- My friends want to go shopping for prom dresses. I can go, but I’ll have to tell them that I already found one, so I don’t have to actually look for dresses in my size when I’m with them. (They’ll either be out of my size, or the dresses will be matronly.)
- Go to a friend’s house for dinner. Mom says “Oh, it’s a diet drink. You’ve probably never heard of it.”
- Friends want to take an impromptu road-trip in one car. Try to figure out how to choose the front seat every time without pissing everyone off.
- School holds a health seminar in the gym. You have to go to every station. Spend the entire seminar worried for when you get to the weigh-in table, because you know they’re going to read the number out loud.
These are few and far between, though. I can’t see a movie with a person who looks like me. Or, if I do, their character is only based on their weight, and how horrible it must be to be fat. I’ve never seen porn with a woman who has a body like mine. I’ve never read a book with an awesome fat character. I don’t see fat people portrayed positively in magazines on a regular basis.
My weight is seen as taboo. My weight is seen as something I need to compensate for. My weight is seen as a hindrance. If my body isn’t being criticized, it’s being fetishized. Even the men who are attracted to bodies like mine feel ashamed. They feel ashamed because they want to like “normal” girls. (Fuck you guys for that, by the way. I don’t have time for you.) Even my ex boyfriend, who became interested in fat politics because of me, has moments where he’s used people’s weight against them. He has thin privilege, and you better believe that made parts of our relationship tough as fuck.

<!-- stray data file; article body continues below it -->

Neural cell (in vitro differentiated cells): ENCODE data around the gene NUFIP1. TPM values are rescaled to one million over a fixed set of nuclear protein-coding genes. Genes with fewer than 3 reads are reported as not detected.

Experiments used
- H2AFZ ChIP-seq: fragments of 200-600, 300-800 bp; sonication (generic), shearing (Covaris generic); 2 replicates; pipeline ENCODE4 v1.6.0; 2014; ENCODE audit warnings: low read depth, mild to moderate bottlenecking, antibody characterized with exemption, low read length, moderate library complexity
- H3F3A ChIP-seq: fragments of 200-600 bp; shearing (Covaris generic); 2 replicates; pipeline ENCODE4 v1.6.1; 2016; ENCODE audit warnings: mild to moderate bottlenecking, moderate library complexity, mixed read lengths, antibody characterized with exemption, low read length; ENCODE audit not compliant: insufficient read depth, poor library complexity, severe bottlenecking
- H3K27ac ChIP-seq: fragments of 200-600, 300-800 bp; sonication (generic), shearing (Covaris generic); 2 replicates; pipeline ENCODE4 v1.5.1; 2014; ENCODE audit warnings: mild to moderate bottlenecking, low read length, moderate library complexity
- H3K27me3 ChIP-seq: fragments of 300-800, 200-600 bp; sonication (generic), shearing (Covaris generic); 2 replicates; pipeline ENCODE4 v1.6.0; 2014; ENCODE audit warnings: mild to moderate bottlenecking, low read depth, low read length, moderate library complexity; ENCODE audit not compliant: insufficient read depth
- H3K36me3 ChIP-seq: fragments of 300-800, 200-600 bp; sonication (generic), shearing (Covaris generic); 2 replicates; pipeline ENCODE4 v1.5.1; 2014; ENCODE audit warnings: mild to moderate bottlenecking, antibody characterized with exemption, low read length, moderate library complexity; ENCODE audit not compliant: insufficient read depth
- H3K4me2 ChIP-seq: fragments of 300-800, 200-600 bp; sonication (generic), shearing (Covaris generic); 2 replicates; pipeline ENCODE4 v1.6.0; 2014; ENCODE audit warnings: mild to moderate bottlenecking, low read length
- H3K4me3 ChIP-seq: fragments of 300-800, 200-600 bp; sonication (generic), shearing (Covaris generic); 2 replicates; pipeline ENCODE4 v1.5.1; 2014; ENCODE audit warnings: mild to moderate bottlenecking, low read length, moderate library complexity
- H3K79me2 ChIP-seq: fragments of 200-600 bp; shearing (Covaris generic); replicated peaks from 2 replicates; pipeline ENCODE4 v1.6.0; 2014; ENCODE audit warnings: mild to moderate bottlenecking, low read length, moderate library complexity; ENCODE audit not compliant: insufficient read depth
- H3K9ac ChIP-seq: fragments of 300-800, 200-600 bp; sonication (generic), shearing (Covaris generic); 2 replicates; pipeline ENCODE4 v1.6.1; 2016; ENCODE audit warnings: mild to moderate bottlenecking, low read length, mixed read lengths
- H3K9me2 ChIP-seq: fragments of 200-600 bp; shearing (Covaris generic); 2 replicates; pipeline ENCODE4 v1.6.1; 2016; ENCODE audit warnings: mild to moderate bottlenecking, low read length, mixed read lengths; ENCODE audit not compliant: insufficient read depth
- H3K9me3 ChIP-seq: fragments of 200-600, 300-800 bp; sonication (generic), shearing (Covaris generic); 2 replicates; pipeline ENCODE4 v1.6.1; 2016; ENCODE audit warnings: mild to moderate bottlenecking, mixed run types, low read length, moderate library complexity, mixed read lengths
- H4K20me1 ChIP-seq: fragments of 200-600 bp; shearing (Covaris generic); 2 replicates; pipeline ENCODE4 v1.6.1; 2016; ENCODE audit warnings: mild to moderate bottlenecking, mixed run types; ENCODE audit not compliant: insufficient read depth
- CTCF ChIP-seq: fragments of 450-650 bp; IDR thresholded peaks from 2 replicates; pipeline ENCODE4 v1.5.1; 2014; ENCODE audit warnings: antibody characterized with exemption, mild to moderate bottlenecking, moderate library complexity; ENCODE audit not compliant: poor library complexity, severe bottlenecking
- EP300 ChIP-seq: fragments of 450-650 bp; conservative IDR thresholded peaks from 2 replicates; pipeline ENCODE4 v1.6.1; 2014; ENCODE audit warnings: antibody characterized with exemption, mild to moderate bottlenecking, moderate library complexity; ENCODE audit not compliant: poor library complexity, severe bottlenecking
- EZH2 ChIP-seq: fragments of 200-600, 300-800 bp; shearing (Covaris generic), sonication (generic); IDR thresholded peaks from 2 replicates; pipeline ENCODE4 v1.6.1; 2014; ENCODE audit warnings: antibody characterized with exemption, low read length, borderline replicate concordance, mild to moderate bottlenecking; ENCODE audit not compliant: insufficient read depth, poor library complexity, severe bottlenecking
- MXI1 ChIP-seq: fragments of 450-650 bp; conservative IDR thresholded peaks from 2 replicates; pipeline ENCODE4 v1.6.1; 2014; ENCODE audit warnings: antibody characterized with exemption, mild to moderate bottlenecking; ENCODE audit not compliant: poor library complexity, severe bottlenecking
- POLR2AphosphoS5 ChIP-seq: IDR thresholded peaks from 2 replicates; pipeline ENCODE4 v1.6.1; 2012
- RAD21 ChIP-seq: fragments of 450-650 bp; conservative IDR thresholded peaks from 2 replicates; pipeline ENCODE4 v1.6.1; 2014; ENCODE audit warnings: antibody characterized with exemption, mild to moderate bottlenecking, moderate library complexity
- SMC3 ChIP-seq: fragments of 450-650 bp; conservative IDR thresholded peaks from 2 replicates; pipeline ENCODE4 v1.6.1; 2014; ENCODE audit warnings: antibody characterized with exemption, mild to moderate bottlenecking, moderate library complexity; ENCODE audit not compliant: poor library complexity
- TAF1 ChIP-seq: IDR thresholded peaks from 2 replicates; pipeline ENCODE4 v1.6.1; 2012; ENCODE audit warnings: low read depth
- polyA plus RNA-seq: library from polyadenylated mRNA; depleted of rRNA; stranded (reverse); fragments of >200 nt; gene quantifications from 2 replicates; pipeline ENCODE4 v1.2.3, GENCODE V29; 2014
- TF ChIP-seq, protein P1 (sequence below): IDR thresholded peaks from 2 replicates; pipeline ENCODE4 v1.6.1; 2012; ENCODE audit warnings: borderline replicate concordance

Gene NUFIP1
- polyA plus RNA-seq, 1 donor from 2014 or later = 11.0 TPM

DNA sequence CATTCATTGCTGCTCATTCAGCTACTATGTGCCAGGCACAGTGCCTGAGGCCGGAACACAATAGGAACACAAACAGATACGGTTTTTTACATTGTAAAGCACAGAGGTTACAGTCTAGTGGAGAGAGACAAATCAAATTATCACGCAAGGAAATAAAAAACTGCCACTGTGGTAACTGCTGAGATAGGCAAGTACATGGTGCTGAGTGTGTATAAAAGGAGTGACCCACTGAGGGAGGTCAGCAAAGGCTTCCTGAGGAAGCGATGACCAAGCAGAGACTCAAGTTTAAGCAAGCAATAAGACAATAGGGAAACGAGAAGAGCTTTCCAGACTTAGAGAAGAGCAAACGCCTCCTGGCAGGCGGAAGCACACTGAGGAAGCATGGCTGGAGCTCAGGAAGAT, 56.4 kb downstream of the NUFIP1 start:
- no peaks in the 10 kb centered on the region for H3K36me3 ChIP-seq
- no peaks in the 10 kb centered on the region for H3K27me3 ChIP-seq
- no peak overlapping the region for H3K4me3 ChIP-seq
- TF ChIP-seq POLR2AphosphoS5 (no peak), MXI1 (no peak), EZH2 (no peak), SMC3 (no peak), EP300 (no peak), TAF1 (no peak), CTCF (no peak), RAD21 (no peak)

Now, all that being said, I want to tell you why I say things like “fuck you and your thin-privilege.” First off, I don’t care that it upsets you. Sometimes we need to get upset so we can ask ourselves why we’re upset in the first place. When I have discussions with thin people on why they think it’s “no big deal” that fat people are oppressed, but I bring up their body-size, they immediately turn to “OMG WHAT DOES MY BODY HAVE TO DO WITH ANYTHING.” This is because their body-size isn’t usually brought into the conversation when talking about their intelligence, motivations, success, and worth. But guess what? MINE IS. Every. Single. Time. You feel violated when I suggest that we take your thinness into account, but when I explain to you that my fat body is used against me in conversations on a daily basis, you write it off as “well everyone gets bullied so deal with it.” Or the ever-popular “well, if you just lost weight, it wouldn’t happen.”
Exactly. If I looked like you, it wouldn’t happen. If my body was more like yours, it wouldn’t happen. But I don’t look like you, my body isn’t like yours, and it keeps happening.
I shouldn’t have to alter my body to be afforded basic respect. I shouldn’t have to alter my body for someone to listen to what I have to say.
Telling you that combating my oppression is more important to me than your privilege does not make me prejudiced. It does not make me “mean.” It means that I’m standing up for myself.
It means that I’m saying I want you all to feel beautiful, but that fat people deserve to feel human first.
This. This. This. This.